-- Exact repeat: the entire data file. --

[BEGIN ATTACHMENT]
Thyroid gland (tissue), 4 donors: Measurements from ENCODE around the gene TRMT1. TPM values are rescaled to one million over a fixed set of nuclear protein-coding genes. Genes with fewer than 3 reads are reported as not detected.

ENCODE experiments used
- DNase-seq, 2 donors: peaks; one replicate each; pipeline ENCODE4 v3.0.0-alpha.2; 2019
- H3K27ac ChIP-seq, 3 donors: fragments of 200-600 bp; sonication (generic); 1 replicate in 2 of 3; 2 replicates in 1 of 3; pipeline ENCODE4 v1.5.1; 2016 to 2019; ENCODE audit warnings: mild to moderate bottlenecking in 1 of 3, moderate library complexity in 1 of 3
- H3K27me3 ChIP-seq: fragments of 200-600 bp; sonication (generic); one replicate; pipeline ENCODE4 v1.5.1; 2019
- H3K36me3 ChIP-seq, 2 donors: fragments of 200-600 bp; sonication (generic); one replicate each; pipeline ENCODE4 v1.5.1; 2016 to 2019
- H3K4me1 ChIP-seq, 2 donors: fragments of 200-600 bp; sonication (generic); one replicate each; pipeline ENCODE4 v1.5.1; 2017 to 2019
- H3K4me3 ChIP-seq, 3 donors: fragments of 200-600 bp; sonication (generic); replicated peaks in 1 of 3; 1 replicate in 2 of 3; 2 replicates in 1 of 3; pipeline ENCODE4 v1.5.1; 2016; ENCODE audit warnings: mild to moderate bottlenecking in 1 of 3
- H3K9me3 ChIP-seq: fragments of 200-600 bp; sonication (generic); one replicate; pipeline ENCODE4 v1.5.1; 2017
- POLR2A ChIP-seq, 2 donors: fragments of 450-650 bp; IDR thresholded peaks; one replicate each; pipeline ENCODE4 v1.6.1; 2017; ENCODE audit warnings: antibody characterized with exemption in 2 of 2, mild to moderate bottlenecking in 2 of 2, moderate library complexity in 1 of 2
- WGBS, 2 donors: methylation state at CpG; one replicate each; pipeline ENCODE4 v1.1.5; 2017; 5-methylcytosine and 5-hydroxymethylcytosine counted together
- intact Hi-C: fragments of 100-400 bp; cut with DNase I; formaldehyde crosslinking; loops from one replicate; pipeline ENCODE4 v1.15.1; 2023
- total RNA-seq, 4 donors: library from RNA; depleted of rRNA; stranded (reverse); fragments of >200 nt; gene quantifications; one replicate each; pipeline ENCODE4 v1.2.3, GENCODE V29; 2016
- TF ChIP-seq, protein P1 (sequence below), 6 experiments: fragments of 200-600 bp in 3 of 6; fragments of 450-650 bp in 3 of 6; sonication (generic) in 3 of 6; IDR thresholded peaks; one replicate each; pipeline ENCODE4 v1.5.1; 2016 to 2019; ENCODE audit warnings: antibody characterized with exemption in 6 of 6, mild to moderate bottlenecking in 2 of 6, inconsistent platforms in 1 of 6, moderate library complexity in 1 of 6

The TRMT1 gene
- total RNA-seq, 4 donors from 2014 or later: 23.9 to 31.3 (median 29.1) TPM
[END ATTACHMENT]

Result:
Thyroid gland (tissue), 4 donors: Measurements from ENCODE around the gene TRMT1. TPM values are rescaled to one million over a fixed set of nuclear protein-coding genes. Genes with fewer than 3 reads are reported as not detected.

ENCODE experiments used
- DNase-seq, 2 donors: peaks; one replicate each; pipeline ENCODE4 v3.0.0-alpha.2; 2019
- H3K27ac ChIP-seq, 3 donors: fragments of 200-600 bp; sonication (generic); 1 replicate in 2 of 3; 2 replicates in 1 of 3; pipeline ENCODE4 v1.5.1; 2016 to 2019; ENCODE audit warnings: mild to moderate bottlenecking in 1 of 3, moderate library complexity in 1 of 3
- H3K27me3 ChIP-seq: fragments of 200-600 bp; sonication (generic); one replicate; pipeline ENCODE4 v1.5.1; 2019
- H3K36me3 ChIP-seq, 2 donors: fragments of 200-600 bp; sonication (generic); one replicate each; pipeline ENCODE4 v1.5.1; 2016 to 2019
- H3K4me1 ChIP-seq, 2 donors: fragments of 200-600 bp; sonication (generic); one replicate each; pipeline ENCODE4 v1.5.1; 2017 to 2019
- H3K4me3 ChIP-seq, 3 donors: fragments of 200-600 bp; sonication (generic); replicated peaks in 1 of 3; 1 replicate in 2 of 3; 2 replicates in 1 of 3; pipeline ENCODE4 v1.5.1; 2016; ENCODE audit warnings: mild to moderate bottlenecking in 1 of 3
- H3K9me3 ChIP-seq: fragments of 200-600 bp; sonication (generic); one replicate; pipeline ENCODE4 v1.5.1; 2017
- POLR2A ChIP-seq, 2 donors: fragments of 450-650 bp; IDR thresholded peaks; one replicate each; pipeline ENCODE4 v1.6.1; 2017; ENCODE audit warnings: antibody characterized with exemption in 2 of 2, mild to moderate bottlenecking in 2 of 2, moderate library complexity in 1 of 2
- WGBS, 2 donors: methylation state at CpG; one replicate each; pipeline ENCODE4 v1.1.5; 2017; 5-methylcytosine and 5-hydroxymethylcytosine counted together
- intact Hi-C: fragments of 100-400 bp; cut with DNase I; formaldehyde crosslinking; loops from one replicate; pipeline ENCODE4 v1.15.1; 2023
- total RNA-seq, 4 donors: library from RNA; depleted of rRNA; stranded (reverse); fragments of >200 nt; gene quantifications; one replicate each; pipeline ENCODE4 v1.2.3, GENCODE V29; 2016
- TF ChIP-seq, protein P1 (sequence below), 6 experiments: fragments of 200-600 bp in 3 of 6; fragments of 450-650 bp in 3 of 6; sonication (generic) in 3 of 6; IDR thresholded peaks; one replicate each; pipeline ENCODE4 v1.5.1; 2016 to 2019; ENCODE audit warnings: antibody characterized with exemption in 6 of 6, mild to moderate bottlenecking in 2 of 6, inconsistent platforms in 1 of 6, moderate library complexity in 1 of 6

The TRMT1 gene
- total RNA-seq, 4 donors from 2014 or later: 23.9 to 31.3 (median 29.1) TPM